My take on cramps is that you are dehydrated from loss of or lack of body salts, not necessarily magnesium. However, i only ever get cramps in my calves and i do not usually get them during a ride. But i have been observing my tendency to cramps for a few years now and recently i was in a position to notice something that proved my theory.
I was on a retreat for 10 days and ate only the food provided. Unlike everyone else there i ate only teh cooked food and did not eat any processed foods such as jam, peanut butter or vegemite which would have plenty of salt. ON day 4 i noticed cramp like pains in my calves. These continued for a couple of days before i decided to test my salt solution. I asked the cook for salt and started adding it to my meals. Just a pinch at each meal. Within two days the pain had gone.
Throughout this period i had been drinking plenty of water and doing little physical exercise but if you are lacking salt, you can still get dehydrated because salt is one of the things that regulates the amount of water you have in your body.
Also the home cooked food on this retreat was vegetarian and very healthy. It included prunes, oats, lots of fruit and veges and grains and legumes so there would hardly have been a mineral deficiency of any sort due to insufficient intake.
Perhaps when people take magnesium tabs, there is something else in them which is closer to NaCl.
All that said, i don't know if my calf cramps have anything in common with cramps in other parts of the body because its only ever been toe and calf cramps that have come in the middle of the night. And now when i think back on it, one loses water during the night so it makes sense that when dehydrated one would have night cramps.
I really think there is a strong link between cramps and salt. its such a simple remedy, perhaps its worth trying. You don't even need to go and buy electrolyte sachets.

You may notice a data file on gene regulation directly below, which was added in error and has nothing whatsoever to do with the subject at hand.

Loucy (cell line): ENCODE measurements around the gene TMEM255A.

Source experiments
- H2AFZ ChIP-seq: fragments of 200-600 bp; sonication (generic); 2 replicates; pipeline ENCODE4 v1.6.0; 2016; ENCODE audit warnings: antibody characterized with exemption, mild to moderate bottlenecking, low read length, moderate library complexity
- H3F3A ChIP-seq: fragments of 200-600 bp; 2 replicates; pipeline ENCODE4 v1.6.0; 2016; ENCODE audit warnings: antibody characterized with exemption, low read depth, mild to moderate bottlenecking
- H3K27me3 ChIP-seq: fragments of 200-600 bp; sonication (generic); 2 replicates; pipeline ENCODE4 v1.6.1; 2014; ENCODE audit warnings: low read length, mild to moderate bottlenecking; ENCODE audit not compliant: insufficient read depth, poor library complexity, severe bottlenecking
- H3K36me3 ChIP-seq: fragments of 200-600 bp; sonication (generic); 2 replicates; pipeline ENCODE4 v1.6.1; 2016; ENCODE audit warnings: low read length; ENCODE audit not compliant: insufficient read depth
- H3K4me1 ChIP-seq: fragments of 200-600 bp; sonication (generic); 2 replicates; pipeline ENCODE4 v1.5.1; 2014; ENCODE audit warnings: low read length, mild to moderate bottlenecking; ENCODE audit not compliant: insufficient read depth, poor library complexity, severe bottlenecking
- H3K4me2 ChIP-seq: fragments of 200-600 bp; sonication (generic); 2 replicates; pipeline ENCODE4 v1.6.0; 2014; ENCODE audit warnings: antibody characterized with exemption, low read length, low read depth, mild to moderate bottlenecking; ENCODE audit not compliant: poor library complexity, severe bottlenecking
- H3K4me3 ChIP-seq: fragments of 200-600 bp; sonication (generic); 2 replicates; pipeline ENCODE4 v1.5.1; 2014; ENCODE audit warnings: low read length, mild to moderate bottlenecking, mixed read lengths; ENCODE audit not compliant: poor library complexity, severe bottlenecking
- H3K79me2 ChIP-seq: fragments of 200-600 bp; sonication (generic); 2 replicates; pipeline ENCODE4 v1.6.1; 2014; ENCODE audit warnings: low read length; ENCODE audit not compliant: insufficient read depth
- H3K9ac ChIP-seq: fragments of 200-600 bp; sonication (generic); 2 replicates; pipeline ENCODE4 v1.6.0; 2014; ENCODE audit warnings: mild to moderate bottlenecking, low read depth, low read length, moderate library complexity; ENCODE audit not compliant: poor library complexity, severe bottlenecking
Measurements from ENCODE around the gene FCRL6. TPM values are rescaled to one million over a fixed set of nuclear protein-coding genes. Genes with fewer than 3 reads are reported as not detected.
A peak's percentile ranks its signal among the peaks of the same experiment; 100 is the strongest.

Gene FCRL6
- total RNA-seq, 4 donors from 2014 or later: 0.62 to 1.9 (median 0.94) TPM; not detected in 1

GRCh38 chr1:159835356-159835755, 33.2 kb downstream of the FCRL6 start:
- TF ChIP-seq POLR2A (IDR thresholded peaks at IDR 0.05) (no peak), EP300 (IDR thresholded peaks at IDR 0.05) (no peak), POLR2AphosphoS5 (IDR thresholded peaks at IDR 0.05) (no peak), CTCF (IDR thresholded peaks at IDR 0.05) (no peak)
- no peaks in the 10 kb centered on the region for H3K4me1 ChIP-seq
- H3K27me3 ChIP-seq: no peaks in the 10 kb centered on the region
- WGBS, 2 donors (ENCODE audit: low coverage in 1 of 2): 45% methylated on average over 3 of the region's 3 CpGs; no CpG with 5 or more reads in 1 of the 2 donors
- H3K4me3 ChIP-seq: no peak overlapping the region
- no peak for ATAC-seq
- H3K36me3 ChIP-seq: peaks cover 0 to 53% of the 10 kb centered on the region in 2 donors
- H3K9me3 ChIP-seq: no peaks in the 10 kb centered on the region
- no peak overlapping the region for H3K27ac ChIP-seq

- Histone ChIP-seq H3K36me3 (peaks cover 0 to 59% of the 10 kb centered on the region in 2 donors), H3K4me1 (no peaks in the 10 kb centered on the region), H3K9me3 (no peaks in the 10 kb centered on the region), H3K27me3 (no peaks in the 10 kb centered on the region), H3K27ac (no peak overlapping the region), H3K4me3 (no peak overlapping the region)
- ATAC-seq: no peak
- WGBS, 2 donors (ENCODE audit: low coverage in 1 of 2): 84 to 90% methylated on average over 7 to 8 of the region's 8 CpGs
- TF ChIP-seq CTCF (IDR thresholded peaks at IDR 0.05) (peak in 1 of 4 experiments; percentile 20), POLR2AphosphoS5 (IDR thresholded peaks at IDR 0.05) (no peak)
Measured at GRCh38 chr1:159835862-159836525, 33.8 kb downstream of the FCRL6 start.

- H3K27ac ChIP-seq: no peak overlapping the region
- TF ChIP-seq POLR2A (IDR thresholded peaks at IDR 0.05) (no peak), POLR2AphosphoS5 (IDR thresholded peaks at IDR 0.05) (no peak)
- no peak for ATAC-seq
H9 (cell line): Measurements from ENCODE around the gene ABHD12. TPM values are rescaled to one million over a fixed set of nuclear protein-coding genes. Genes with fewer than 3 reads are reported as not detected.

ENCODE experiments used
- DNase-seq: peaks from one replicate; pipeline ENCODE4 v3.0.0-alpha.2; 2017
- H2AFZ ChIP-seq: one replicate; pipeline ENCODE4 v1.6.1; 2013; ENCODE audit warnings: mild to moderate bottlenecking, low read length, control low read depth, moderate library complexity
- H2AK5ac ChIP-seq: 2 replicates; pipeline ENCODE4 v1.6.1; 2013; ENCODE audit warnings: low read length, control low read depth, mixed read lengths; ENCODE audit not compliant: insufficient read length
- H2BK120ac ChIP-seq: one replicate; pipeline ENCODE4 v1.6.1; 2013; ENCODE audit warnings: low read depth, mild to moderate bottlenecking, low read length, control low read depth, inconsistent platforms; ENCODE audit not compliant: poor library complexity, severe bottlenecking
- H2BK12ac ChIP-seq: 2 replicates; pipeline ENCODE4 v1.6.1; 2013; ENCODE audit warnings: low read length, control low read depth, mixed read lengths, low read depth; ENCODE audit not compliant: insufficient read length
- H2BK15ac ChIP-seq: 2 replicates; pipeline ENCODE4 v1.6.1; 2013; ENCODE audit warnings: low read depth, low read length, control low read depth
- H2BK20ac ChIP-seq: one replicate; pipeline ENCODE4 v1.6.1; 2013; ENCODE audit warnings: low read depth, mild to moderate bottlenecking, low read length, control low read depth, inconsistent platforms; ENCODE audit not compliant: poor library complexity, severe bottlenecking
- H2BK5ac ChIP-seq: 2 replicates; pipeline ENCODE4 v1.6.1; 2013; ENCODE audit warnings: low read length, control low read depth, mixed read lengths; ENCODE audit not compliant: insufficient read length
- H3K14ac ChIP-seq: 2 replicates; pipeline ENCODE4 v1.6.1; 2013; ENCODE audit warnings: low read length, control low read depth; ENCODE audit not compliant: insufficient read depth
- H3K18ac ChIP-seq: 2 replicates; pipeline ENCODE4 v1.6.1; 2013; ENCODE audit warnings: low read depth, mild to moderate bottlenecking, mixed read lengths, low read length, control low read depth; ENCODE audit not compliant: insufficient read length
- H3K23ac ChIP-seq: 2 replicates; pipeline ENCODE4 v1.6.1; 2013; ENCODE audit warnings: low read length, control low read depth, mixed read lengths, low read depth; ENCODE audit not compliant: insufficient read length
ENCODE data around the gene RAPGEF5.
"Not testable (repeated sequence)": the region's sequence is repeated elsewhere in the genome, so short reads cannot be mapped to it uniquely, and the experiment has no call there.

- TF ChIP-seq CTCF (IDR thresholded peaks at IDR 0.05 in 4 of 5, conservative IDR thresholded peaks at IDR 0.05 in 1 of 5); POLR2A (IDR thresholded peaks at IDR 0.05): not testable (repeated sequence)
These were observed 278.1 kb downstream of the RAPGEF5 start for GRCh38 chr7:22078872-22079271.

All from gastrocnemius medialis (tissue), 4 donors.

Everyone knows we need about 1 tps a day of salt, don't they, though this will vary for bigger people and very active people.
Great post I was dehydrated badly about a year ago even though I was drinking heaps of water due to a lack of salt in my body, I even had a hacking cough because of it. Since then I take magnesium and have salt on my food problem fixed.
Get off the saddle more! Give those muscles relief by shifting the load around the quads, hams and glutes.
And my regular dosing with magnesium is keeping the exertion headaches at bay.
It’s more like our thoughts are thinking us than we are thinking them.
Its probably a good idea to read this before you go popping magnesium pills like it was a cough lolly. Though innocuous compared to other substances, you can over do it. And overdoing things nearly always results in unwanted effects, even if it takes years.
Given the health claims that aren't made, i'd say the magnesium thing is overblown like most dietary supplemental recommendations.
Rex for an experiment, why not try just increasing your salt intake and keeping your water intake up as usual. Salt and water balance works in harmony. No need to overdrink but if salt level is down, water level will be down too. Leave out magnesium and see if you still get cramps or not?
Its not hard to get enough magnesium and as the wiki entry mentioned nothing about cramps, i strongly suspect this is a myth which is must spread by everyone saying it. So long as you doing teh real curative treatments, you wouldn't know what effect the magnesium is having.
I haven't thrown the Magnesium in the bin yet, but I take it before bed instead of on wake-up.
I have also made an effort to increase salt.
Definitely less cramping.
Will remove Mag from diet completely and maintain salt increase and see what happens.
I find proper stretching before and after a ride is parmount along with the usual magnesium and hydration I would also check the cleat positioning on you shoes as this can also put straing on the knees and legs.
Fuji Altamira 3.0 2012
d - all of the above. Sogood is always correct. i wonder about his/her background. please dont be a (occupation removed to avoid offense) !